Oct 17 • 11M

Chapter 8, Part 2: Catholic school girl

I learned an important lesson about how institutions prioritize their public image back when I was in high school.

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Christie Smythe
My experiences uncovering the story of, and falling in love with, Martin Shkreli.
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My senior year yearbook photo.
My senior. year yearbook photo at St. Teresa’s Academy. I had my reasons for choosing this quote.

It’s funny how formative experiences tend to repeat themselves. Being hauled into a Bloomberg HR meeting over my tweets about Martin Shkreli in 2018 didn’t feel that unfamiliar. A template for what the discussion was all about, what would likely be said and unsaid, and how management would try to “deal” with me was already imprinted in my mind — from way back when I was a freshman at St. Teresa’s Academy, an all-girls Catholic prep school in Kansas City, Missouri.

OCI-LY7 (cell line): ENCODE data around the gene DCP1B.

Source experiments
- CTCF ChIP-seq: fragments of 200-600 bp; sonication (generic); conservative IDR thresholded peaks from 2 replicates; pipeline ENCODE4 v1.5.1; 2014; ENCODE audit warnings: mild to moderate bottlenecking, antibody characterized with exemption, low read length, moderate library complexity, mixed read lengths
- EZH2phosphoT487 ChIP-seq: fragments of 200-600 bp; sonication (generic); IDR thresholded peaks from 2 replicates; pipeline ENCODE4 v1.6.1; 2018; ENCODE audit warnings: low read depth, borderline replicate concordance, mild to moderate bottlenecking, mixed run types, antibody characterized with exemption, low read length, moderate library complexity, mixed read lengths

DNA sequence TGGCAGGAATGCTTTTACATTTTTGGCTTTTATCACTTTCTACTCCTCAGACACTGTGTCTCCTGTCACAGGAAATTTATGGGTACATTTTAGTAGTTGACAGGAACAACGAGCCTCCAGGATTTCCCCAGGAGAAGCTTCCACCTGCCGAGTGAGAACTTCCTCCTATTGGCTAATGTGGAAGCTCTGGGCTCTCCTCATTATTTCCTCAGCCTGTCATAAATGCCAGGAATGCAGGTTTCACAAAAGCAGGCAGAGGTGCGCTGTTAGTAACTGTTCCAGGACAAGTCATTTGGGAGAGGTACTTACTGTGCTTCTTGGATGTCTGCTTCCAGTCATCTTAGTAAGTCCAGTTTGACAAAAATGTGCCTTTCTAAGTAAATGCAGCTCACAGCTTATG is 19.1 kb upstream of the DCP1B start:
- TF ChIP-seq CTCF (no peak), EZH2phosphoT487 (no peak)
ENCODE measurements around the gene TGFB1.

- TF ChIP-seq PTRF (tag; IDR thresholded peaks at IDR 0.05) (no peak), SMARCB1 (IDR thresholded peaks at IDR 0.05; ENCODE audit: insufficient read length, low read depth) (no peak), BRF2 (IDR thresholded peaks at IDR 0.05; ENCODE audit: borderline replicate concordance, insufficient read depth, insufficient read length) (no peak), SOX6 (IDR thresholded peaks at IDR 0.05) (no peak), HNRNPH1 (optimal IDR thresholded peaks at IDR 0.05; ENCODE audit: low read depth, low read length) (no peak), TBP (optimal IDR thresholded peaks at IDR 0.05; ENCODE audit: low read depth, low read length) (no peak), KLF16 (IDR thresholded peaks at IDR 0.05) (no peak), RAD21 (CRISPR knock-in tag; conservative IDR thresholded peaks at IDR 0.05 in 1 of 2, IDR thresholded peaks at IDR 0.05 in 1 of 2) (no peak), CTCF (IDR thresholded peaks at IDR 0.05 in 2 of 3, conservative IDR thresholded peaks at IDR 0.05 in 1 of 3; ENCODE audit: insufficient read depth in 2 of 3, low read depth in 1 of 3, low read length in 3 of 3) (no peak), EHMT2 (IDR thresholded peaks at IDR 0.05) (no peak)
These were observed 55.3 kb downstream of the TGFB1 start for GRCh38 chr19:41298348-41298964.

The issue then, 20 years earlier, was a photo I’d taken of two classmates (with their permission) for the local newspaper’s “teen” section. It was published alongside a story about how students at private schools expressed themselves through their appearances despite wearing uniforms. The two girls, who had their arms thrown happily around each other’s shoulders in the photo, were wearing St. Teresa’s signature tartan plaid skirts and white polo shirts…while also sporting hot pink dyed hair and eyebrow piercings.

“They’re…out of uniform!” the principal Mrs. Hoecker, a woman whom you might find on a Venn diagram at the intersection of “church lady” and “aging hippie,” said to me, as she tried to explain my “mistake.” Oddly, she wasn’t talking about the hair and the piercings. Instead she was referring to the girls’ untucked shirts. There were rules against untucked shirts, but no policies against students having pink hair and piercings — merely an unwritten rule against publicizing that fact, so I gathered.

As a skinny, quiet 15-year-old, who was among the top students in my class and not used to being in “trouble,” I found my vocal chords were all but paralyzed as I sat squarely within Mrs. Hoecker’s kind but disappointed gaze. I nodded compliantly along with her. But even though I could not muster the confidence to string together arguments, I still absorbed plenty of information from her that made me think: “Hey, wait a minute…” 

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